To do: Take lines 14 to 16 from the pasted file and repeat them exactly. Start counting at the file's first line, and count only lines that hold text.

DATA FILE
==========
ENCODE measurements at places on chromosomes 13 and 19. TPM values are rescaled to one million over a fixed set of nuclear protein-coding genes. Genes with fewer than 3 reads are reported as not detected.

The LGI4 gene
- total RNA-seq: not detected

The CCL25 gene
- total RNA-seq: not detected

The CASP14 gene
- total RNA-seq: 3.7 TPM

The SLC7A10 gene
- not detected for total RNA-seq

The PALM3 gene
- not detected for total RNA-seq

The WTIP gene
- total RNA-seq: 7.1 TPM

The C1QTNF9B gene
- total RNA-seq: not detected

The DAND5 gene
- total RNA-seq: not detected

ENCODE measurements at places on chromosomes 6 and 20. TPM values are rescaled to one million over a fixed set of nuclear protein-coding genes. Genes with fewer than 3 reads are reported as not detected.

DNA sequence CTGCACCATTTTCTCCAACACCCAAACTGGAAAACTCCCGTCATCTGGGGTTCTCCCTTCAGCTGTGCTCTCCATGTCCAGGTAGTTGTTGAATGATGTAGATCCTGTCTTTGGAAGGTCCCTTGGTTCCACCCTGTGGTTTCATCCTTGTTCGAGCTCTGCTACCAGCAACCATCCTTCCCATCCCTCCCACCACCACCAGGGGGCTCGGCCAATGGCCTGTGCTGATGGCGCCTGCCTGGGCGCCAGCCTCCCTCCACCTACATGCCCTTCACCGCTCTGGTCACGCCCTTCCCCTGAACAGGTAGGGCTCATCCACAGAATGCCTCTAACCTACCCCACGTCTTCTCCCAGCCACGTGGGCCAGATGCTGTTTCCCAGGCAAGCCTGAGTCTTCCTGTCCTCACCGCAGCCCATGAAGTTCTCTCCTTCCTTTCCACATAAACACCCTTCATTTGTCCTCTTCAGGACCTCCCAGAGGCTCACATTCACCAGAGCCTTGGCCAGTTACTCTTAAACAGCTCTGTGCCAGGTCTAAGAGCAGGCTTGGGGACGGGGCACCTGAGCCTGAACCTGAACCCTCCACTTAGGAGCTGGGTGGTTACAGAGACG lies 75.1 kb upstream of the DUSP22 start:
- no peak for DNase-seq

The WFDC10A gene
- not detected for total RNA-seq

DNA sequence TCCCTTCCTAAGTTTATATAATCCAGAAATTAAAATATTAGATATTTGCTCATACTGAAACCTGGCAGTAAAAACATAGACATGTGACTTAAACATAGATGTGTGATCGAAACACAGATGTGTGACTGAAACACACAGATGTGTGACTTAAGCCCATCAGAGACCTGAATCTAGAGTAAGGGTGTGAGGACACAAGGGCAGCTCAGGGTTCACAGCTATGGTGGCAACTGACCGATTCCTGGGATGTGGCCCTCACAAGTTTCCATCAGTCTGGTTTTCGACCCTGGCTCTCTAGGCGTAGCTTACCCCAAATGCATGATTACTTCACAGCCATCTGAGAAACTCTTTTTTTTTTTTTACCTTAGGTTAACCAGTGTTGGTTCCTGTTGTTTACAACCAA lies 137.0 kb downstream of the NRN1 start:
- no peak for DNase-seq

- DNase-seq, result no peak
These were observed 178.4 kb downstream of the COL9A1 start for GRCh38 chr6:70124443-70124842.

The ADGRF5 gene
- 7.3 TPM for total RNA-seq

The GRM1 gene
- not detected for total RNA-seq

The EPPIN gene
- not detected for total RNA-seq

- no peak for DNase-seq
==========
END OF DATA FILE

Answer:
The C1QTNF9B gene
- total RNA-seq: not detected

The DAND5 gene